One long-ago summer, I taught a political science course at UGA and tutored some football players in the same subject at night. Most of the players were from the Pennsylvania coal fields, an old UGA tradition when so many homegrown football players, regardless how talented, could not be signed because of their skin color.
The course covered the structure of government, and it was kind of like teaching architecture or geometry. You had the three branches of government—the executive, the legislative and the judicial—and there were checks and balances to make sure one branch didn’t dominate the other, and it was all based on the Constitution, written by a bunch of white men in a room in Philadelphia in ancient times. It was all really abstract. We didn’t hear much about the government in real life. We might get excited during presidential elections, but otherwise, there was no 24-hour cable news cycle, no Facebook, no email appeals for campaign funds. You just had a vague idea that the government was up there in Washington, and you kind of knew what it did, but who cared?
My job was to make them care enough to be able to pass the course. That was especially difficult for the football players, who were sent there to help them keep their grades up for football. They were not interested in the government. How could I blame them, since hardly anybody else was? I can see in retrospect that I should have grabbed some chalk and diagrammed the government like a football play, but I didn’t think of it. All I remember is their blank stares as I tried to pump some excitement into the separation of powers.
I hadn’t realized yet that I was never going to make a political science teacher, but I think maybe the realization began during those summer nights when I wished just as hard as the players that we were somewhere else, talking about other things with other people. I heard later that they all got good enough grades to remain eligible, so there’s that.
These days, I think how exciting it must be to teach political science. Our news all day, every day, is dominated nonstop by the government and especially by the head of the executive branch. He is manipulating the members of the legislative branch to appoint a member of the judicial branch. Members of the legislative branch not too long ago impeached the head of the executive branch. During that process, the Constitution was constantly evoked as if it were actually a living document after all.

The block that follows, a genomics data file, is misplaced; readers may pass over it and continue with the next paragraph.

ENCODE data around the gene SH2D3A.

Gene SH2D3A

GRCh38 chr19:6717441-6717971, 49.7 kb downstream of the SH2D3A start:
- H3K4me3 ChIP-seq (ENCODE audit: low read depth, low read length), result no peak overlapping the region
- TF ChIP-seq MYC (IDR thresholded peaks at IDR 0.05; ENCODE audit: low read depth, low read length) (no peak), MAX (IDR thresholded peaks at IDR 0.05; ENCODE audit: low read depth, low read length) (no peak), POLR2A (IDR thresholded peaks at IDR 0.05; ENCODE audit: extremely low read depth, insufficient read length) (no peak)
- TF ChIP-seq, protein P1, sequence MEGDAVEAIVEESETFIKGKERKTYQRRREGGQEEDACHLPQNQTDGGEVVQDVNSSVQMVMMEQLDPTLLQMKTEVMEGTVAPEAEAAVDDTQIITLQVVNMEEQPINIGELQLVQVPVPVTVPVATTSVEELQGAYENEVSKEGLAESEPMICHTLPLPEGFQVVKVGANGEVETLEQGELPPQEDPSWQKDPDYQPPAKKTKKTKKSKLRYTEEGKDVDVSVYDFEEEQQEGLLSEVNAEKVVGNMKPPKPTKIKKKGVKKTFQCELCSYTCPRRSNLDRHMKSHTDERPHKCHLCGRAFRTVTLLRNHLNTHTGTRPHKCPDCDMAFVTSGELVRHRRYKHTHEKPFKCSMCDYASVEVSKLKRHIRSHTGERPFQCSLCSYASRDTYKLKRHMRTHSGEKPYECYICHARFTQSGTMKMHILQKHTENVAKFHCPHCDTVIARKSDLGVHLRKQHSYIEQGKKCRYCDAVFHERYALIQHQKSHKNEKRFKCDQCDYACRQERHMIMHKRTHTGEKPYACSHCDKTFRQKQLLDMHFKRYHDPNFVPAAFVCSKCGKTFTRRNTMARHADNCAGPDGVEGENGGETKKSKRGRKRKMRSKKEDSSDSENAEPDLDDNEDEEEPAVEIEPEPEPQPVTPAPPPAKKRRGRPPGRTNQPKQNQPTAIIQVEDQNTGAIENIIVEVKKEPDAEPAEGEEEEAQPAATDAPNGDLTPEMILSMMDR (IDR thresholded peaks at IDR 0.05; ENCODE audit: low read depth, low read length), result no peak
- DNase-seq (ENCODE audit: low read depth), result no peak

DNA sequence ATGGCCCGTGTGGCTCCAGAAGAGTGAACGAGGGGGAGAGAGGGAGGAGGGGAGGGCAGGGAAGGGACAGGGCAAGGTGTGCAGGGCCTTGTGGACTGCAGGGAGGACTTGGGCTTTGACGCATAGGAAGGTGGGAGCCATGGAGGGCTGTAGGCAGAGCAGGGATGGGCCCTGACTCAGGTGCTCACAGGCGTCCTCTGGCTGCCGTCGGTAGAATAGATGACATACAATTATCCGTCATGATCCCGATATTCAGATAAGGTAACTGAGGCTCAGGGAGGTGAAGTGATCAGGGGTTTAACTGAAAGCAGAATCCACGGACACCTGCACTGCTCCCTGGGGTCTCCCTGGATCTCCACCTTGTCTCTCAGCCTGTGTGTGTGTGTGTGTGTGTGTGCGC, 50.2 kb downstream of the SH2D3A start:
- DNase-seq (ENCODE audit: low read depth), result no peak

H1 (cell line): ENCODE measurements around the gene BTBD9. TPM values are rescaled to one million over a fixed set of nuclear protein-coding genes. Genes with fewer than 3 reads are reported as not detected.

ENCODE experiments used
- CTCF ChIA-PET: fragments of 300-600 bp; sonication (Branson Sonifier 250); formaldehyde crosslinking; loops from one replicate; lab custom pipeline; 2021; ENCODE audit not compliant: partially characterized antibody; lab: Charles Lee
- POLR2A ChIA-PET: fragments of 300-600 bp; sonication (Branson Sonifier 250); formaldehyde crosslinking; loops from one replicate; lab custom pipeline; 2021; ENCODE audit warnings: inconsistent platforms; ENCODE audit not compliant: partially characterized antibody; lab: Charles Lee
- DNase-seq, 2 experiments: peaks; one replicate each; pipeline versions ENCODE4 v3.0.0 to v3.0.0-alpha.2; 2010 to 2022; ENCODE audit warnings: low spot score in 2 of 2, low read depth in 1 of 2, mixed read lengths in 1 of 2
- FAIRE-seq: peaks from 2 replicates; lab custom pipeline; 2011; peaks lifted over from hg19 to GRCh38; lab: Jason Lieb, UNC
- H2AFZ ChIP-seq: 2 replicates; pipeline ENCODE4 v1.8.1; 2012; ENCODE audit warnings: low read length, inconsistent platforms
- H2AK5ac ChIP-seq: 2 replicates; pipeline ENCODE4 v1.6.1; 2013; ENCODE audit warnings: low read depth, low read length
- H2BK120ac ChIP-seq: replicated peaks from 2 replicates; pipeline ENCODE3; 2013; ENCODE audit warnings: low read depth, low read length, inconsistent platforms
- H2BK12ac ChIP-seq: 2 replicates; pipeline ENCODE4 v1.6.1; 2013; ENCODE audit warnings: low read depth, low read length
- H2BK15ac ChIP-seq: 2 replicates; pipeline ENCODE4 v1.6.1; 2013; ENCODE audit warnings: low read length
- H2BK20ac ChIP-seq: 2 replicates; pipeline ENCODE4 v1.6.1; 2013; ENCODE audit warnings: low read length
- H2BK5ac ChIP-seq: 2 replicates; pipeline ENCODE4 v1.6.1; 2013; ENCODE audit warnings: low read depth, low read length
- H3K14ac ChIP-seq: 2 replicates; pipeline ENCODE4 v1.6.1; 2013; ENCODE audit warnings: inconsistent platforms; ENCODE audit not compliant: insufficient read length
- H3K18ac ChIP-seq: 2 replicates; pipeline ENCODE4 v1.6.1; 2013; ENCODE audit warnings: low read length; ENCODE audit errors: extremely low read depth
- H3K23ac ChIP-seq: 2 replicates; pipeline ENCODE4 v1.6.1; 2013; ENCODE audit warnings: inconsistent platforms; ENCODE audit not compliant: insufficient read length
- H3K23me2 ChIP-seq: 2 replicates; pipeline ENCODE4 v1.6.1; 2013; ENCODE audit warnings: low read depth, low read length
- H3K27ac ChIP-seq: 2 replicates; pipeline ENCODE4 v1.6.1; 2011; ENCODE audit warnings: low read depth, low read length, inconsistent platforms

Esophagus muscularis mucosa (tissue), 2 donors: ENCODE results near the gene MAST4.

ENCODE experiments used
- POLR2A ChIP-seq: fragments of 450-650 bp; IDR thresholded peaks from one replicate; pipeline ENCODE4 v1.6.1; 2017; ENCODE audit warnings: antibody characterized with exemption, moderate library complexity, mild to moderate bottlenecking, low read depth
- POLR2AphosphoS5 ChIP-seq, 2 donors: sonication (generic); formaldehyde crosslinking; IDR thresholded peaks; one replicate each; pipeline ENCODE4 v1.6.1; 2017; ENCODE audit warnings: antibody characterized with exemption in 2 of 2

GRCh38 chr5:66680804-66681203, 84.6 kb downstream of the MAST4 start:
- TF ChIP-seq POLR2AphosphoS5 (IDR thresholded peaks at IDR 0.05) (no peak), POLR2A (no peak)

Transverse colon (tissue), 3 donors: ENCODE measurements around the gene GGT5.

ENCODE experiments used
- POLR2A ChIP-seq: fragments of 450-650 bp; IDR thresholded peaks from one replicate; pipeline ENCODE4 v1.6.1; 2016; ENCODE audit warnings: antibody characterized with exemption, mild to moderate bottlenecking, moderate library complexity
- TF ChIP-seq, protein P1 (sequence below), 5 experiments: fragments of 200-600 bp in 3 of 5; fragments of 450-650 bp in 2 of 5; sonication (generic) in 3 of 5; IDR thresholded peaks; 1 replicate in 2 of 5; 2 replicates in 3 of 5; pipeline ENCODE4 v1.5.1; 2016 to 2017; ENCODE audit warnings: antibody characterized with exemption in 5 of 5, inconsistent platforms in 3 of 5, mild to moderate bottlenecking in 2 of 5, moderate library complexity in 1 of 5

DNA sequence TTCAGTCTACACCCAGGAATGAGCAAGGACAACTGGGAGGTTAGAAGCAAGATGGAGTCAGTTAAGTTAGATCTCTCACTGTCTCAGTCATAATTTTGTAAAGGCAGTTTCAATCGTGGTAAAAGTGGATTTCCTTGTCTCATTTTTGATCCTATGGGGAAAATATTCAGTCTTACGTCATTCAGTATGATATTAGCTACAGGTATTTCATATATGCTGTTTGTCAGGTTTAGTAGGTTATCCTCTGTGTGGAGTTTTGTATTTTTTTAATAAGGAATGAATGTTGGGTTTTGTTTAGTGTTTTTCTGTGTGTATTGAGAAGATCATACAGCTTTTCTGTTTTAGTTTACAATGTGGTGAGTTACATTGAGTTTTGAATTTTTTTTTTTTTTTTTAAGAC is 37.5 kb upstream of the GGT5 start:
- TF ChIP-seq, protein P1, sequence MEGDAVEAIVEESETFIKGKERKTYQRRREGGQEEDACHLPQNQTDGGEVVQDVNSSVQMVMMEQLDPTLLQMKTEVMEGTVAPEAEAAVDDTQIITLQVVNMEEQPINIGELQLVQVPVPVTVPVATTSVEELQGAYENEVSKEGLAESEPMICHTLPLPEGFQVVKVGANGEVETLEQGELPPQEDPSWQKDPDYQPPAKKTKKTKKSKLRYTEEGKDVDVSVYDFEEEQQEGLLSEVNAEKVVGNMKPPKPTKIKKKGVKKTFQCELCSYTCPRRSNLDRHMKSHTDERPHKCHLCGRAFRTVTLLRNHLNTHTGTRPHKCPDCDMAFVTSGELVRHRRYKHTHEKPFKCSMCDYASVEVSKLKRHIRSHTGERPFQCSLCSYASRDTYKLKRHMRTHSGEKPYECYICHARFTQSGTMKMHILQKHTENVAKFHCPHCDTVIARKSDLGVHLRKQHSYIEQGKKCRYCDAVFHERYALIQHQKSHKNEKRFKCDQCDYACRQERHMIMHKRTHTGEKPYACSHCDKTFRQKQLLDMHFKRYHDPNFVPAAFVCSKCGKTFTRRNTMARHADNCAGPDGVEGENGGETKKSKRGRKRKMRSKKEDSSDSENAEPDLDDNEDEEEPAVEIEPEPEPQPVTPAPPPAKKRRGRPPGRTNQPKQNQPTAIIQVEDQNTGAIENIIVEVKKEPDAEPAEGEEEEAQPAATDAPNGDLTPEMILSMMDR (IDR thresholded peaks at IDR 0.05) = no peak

Now, suddenly we’re trying to understand the order of succession if the head of the executive becomes incapacitated and how his inability to continue would affect the imminent election.
I explained to those football players the fundamental right of voting, which is such a ho-hum deal that half the country doesn’t bother, but they would have been shocked to find out that their votes might not get counted, might not get delivered, might be changed by Russian bots.
Those guys I tutored were accustomed to Dwight D. Eisenhower and John F. Kennedy, and they were just becoming acquainted with Lyndon B. Johnson; Richard M. Nixon was yet to come. How could I have explained Donald J. Trump to them? How could I have prepared them for the effects of a president ignorant of the Constitution who disrupts the impartiality of the judiciary, intimidates one branch of Congress and ignores the other, fills the executive branch with cronies without the advice and consent of the Senate, ignores a worldwide pandemic, denies climate change, encourages racial division, exacerbates income disparities, undermines our elections, lies constantly, attacks the free press, consorts with despots, uses the government to enrich his family, denigrates our military, attacks our allies, cancels treaties, criminalizes immigration, despoils our natural resources and encourages through his own example the decline of civil discourse, and the rise of boorishness and bullying in our public life.
Teaching political science must be a lot more exciting these days since the separation of powers, the emolument clause, the powers of the executive, etc., fill everyday conversation, and the Electoral College is no longer assumed to play football. On the other hand, poli-sci profs have to take into consideration that some of their students are armed—another argument for virtual learning.
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